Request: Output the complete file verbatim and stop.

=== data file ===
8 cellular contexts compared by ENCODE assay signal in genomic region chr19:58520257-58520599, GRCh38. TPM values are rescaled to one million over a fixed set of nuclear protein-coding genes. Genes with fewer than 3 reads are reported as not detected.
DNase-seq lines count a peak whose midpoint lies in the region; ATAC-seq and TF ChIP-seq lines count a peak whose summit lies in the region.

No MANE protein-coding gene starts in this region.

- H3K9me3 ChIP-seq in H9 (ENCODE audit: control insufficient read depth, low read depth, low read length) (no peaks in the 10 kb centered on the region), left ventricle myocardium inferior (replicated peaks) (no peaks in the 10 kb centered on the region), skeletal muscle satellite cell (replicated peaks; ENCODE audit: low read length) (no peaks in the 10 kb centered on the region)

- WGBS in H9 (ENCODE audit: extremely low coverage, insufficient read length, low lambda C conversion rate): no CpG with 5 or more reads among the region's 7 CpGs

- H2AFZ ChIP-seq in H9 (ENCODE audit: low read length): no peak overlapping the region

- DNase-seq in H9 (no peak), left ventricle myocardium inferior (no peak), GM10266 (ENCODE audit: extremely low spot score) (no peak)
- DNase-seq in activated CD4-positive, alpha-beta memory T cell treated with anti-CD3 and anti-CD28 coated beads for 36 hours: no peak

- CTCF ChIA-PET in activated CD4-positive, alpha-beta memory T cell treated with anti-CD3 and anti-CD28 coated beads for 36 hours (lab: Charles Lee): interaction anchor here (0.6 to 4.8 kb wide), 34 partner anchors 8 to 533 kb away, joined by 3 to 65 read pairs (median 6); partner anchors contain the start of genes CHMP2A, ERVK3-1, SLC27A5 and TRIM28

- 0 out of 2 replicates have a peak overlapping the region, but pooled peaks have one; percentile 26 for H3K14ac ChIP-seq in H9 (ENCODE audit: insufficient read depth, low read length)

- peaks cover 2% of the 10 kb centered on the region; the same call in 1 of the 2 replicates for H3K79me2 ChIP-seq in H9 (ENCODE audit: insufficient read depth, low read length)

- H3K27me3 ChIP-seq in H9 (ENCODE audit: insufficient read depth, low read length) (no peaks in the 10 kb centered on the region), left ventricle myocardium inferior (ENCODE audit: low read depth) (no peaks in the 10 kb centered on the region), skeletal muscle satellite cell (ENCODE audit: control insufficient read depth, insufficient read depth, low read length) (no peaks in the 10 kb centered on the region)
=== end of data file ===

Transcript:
8 cellular contexts compared by ENCODE assay signal in genomic region chr19:58520257-58520599, GRCh38. TPM values are rescaled to one million over a fixed set of nuclear protein-coding genes. Genes with fewer than 3 reads are reported as not detected.
DNase-seq lines count a peak whose midpoint lies in the region; ATAC-seq and TF ChIP-seq lines count a peak whose summit lies in the region.

No MANE protein-coding gene starts in this region.

- H3K9me3 ChIP-seq in H9 (ENCODE audit: control insufficient read depth, low read depth, low read length) (no peaks in the 10 kb centered on the region), left ventricle myocardium inferior (replicated peaks) (no peaks in the 10 kb centered on the region), skeletal muscle satellite cell (replicated peaks; ENCODE audit: low read length) (no peaks in the 10 kb centered on the region)

- WGBS in H9 (ENCODE audit: extremely low coverage, insufficient read length, low lambda C conversion rate): no CpG with 5 or more reads among the region's 7 CpGs

- H2AFZ ChIP-seq in H9 (ENCODE audit: low read length): no peak overlapping the region

- DNase-seq in H9 (no peak), left ventricle myocardium inferior (no peak), GM10266 (ENCODE audit: extremely low spot score) (no peak)
- DNase-seq in activated CD4-positive, alpha-beta memory T cell treated with anti-CD3 and anti-CD28 coated beads for 36 hours: no peak

- CTCF ChIA-PET in activated CD4-positive, alpha-beta memory T cell treated with anti-CD3 and anti-CD28 coated beads for 36 hours (lab: Charles Lee): interaction anchor here (0.6 to 4.8 kb wide), 34 partner anchors 8 to 533 kb away, joined by 3 to 65 read pairs (median 6); partner anchors contain the start of genes CHMP2A, ERVK3-1, SLC27A5 and TRIM28

- 0 out of 2 replicates have a peak overlapping the region, but pooled peaks have one; percentile 26 for H3K14ac ChIP-seq in H9 (ENCODE audit: insufficient read depth, low read length)

- peaks cover 2% of the 10 kb centered on the region; the same call in 1 of the 2 replicates for H3K79me2 ChIP-seq in H9 (ENCODE audit: insufficient read depth, low read length)

- H3K27me3 ChIP-seq in H9 (ENCODE audit: insufficient read depth, low read length) (no peaks in the 10 kb centered on the region), left ventricle myocardium inferior (ENCODE audit: low read depth) (no peaks in the 10 kb centered on the region), skeletal muscle satellite cell (ENCODE audit: control insufficient read depth, insufficient read depth, low read length) (no peaks in the 10 kb centered on the region)